Date of Award

2-2013

Document Type

Open Access Dissertation

Degree Name

Doctor of Philosophy (PhD)

Degree Program

Chemical Engineering

First Advisor

David M. Ford

Second Advisor

Phillip R. Westmoreland

Third Advisor

Ricardo B. Metz

Subject Categories

Chemical Engineering

Abstract

With the emergence of new biorenewable transportation fuels, the role of heteroatoms in combustion has increased tremendously. While petroleum-based fuels are primarily hydrocarbons, many biorenewable fuels contain heteroatoms such as oxygen and nitrogen, introducing new challenges associated with toxic emissions. A fundamental understanding of the chemical kinetics of combustion of these heteroatomic fuels is necessary to elucidate the pathways by which these toxic emissions are formed and may be achieved through the development of combustion models. Reaction sets, the core of these combustion models, may be assembled for individual fuels through a balance of employing vetted rate constants from prior publications, quantum chemistry calculations, and rate constant estimations. For accuracy, reaction sets should be tested against experimental combustion studies such as low-pressure flame experiments using molecular-beam mass spectrometry (MBMS) or chemiluminescence and high-pressure shock-tube experiments.

This dissertation presents the development of a new reaction set to describe gas-phase combustion chemistry of fuels containing only hydrogen, carbon, oxygen, and nitrogen. The foundation of this model was a reaction set to describe combustion of ammonia flames. This reaction set contains only H/N/O chemistry for simplicity. The new reaction set was tested against a pyrolysis shock-tube study, as well as 12 MBMS flame experiments under a variety of conditions, including different mixtures of fuels and oxidizers (NH3, N2O, H2, NO, O2), fuel equivalence ratios (lean to rich), pressures, and concentrations of diluent gas. Additionally, the base H/N/O mechanism was expanded to include carbon chemistry and was tested against flames of dimethylamine, ethylamine, and a methane/ammonia mixture.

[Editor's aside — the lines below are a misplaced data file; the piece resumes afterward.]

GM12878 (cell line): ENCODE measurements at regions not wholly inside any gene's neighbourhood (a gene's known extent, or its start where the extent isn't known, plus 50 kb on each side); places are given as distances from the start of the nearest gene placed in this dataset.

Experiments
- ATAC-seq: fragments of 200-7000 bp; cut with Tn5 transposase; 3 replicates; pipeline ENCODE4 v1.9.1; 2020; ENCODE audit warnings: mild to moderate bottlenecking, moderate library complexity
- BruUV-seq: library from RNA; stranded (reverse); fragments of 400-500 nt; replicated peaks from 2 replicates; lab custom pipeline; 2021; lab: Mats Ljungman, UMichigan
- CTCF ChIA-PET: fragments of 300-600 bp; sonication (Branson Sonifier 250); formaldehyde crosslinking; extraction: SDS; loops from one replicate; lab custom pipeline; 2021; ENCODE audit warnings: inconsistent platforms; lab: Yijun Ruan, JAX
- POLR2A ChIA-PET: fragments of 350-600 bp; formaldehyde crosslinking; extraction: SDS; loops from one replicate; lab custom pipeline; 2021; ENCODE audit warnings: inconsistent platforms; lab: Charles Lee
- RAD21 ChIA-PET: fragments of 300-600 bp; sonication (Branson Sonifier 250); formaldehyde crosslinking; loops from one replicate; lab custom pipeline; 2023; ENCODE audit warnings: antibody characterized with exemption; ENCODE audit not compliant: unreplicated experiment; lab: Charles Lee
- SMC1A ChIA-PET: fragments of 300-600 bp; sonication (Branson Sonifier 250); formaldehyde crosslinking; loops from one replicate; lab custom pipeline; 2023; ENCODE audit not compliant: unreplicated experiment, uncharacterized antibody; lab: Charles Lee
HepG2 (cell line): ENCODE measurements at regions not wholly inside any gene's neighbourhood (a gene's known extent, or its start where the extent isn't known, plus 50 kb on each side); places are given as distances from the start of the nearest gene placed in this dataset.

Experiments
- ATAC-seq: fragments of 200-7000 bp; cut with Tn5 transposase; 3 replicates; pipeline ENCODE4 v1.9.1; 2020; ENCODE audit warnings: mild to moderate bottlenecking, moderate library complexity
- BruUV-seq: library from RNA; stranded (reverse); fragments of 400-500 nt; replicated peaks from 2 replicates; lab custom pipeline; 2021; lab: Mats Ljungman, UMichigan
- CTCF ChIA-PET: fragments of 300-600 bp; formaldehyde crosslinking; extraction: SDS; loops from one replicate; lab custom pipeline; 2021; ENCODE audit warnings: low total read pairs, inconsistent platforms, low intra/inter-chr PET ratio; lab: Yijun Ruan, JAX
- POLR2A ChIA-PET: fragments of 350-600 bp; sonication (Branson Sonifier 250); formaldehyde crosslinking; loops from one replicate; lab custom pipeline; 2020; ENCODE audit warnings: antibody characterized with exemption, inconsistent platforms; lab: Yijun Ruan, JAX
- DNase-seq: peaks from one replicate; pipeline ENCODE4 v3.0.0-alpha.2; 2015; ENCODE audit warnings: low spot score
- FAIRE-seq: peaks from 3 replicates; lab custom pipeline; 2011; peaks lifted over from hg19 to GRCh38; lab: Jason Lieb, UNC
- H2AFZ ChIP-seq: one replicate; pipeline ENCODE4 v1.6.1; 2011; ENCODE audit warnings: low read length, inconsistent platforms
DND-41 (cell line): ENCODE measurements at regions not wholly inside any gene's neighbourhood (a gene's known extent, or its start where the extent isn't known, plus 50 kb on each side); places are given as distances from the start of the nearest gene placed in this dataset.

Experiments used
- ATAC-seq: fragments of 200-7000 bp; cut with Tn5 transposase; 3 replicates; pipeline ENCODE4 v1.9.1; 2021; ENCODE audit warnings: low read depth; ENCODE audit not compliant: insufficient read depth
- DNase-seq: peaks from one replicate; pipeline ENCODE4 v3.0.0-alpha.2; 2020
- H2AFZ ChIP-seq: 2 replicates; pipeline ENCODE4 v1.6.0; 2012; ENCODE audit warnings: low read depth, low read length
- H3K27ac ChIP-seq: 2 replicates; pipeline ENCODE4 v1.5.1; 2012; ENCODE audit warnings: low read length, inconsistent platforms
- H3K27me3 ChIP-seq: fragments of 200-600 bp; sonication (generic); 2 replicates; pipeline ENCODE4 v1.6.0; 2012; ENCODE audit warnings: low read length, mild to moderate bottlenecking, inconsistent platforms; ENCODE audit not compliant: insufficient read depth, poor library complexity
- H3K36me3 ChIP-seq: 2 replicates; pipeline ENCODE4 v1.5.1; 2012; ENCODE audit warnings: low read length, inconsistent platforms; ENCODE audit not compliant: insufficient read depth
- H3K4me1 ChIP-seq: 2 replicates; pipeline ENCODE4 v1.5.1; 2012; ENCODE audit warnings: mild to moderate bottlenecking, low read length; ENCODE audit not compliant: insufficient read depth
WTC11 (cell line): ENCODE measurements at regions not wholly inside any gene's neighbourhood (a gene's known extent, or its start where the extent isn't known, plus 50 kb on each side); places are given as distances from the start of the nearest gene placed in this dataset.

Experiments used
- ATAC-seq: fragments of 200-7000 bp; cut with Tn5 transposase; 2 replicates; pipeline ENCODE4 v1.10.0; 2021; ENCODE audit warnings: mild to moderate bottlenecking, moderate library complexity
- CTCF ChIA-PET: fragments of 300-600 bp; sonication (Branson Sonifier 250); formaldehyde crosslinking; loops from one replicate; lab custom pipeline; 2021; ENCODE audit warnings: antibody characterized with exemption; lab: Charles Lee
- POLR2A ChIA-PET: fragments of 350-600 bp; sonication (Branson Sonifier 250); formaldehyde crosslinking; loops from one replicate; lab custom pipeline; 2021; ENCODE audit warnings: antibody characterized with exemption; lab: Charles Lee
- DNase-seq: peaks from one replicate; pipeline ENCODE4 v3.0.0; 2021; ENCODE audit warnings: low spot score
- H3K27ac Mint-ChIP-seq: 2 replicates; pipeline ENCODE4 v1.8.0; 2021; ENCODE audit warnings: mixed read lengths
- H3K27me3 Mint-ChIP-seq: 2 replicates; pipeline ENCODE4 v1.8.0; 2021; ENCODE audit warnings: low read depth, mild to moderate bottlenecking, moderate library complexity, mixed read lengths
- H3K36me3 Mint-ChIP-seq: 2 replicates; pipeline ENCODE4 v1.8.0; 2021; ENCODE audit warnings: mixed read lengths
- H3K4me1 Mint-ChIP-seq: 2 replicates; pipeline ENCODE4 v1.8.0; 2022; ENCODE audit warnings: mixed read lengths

This reaction set was employed to study heterocyclic biofuels including a fuel-rich flame of tetrahydropyran, the monoether analogue to cyclohexane and the basic ring in cellulose. Additionally, the model was used in a study of morpholine, a 6-membered ring with both ether and amine functionalities, testing the model against fuel-rich flame studies using both MBMS and chemiluminescence techniques and high-pressure shock-tube studies for both oxidation and pyrolysis at elevated temperatures and pressures. Lastly, the model was used to study the combustion of hypergolic rocket fuels, specifically monomethyl hydrazine and tetramethylethyldiamine with red fuming nitric acid.

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